Equations with fractions are a special kind of equations having its own specific features and subtle moments.
Let's try to understand them.
Perhaps the most obvious moment here is,Of course, the denominator. Numerical fractions do not pose any danger (fractional equations, where only the numbers are in all denominators, will in general be linear), but if the variable is in the denominator, then it is necessary to take into account and prescribe. First, this means that the value of x, which reverses the denominator, can not be a root, and in general it is necessary to separately register the fact that X can not equal this number. Even if you succeed, that when substituted into the numerator everything perfectly converges and satisfies the conditions. Secondly, we can not multiply or divide both sides of the equation by an expression equal to zero.
After this, the solution of such an equation is reduced to the transfer of all its terms to the left side so that 0 remains in the right.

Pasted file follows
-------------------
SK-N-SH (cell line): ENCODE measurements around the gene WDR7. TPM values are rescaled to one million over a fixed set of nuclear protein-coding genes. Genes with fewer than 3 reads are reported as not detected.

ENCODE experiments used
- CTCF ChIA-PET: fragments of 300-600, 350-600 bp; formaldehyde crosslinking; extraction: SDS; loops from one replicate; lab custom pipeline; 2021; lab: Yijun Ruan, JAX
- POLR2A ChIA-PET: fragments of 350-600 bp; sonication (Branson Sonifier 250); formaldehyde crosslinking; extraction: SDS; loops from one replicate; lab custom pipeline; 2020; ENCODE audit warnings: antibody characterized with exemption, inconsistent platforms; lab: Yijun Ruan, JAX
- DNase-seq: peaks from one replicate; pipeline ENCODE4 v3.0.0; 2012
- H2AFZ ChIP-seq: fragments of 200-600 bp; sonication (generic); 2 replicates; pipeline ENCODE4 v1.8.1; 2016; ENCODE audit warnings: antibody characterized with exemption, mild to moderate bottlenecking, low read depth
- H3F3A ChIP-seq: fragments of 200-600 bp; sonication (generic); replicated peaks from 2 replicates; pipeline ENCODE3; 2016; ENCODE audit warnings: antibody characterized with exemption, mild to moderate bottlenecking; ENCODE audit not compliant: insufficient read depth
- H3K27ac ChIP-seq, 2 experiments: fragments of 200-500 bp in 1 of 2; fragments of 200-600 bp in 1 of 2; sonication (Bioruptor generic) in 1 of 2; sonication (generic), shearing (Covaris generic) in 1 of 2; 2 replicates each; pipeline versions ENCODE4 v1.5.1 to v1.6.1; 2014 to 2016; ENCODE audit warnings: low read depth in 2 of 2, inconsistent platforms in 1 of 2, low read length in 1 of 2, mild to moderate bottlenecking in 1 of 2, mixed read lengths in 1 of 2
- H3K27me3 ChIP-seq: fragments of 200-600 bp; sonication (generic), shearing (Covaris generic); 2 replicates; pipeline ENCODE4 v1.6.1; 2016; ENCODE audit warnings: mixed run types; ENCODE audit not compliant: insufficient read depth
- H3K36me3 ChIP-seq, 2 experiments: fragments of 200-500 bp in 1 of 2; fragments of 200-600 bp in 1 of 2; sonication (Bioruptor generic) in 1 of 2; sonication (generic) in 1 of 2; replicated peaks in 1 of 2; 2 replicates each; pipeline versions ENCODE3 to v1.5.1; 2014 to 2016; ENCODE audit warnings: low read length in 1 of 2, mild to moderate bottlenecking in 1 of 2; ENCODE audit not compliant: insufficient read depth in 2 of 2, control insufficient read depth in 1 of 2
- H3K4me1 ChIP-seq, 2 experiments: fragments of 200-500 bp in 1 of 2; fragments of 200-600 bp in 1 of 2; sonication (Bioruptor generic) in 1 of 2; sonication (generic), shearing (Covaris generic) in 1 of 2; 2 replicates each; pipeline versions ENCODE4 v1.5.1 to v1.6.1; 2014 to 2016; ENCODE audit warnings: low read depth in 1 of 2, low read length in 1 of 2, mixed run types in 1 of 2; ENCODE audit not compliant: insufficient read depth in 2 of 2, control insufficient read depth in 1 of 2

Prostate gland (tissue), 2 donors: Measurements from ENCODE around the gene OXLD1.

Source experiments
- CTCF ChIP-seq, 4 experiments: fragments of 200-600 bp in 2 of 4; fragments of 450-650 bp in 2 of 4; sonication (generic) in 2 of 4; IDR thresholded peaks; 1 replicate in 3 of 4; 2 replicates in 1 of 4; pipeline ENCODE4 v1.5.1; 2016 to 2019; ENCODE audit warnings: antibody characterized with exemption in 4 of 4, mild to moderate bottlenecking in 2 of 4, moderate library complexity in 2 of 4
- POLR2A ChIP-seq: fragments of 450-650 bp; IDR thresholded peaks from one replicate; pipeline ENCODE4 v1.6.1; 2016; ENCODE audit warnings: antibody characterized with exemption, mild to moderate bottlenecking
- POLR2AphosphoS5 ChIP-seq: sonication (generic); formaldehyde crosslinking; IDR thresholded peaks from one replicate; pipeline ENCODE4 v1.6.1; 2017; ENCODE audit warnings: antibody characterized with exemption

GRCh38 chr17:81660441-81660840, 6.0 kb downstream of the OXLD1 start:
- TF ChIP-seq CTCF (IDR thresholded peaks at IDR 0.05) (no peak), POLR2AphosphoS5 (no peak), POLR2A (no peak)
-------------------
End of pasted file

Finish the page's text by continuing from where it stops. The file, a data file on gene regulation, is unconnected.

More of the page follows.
It is necessary to bring all the members to a common denominator, multiplying, where necessary, the numerators for the missing expressions.
Next, we solve the usual equation written inThe numerator. We can put common factors in parentheses, apply formulas of reduced multiplication, give similar ones, calculate the roots of a quadratic equation through a discriminant, etc.
In the end, you should get a factorizationIn the form of a product of brackets (x- (i-th root)). Also, polynomials that do not have roots can enter here, for example, a square trinomial with a discriminant less than zero (if, of course, the problem requires finding only real roots, as often happens).
It is necessary to factorize andDenominator with the purpose of finding there brackets already contained in the numerator. If there are expressions of the type (x- (number)) in the denominator, then it is better, when reducing to a common denominator, the parentheses in it not to be multiplied "in the forehead", but left as a product of the original simple expressions.
The same parentheses in the numerator and denominator can be shortened by writing preliminary, as mentioned above, the conditions on x.
The answer is written in curly brackets, as a set of values of x, or simply by an enumeration: x1 = ..., x2 = ... etc.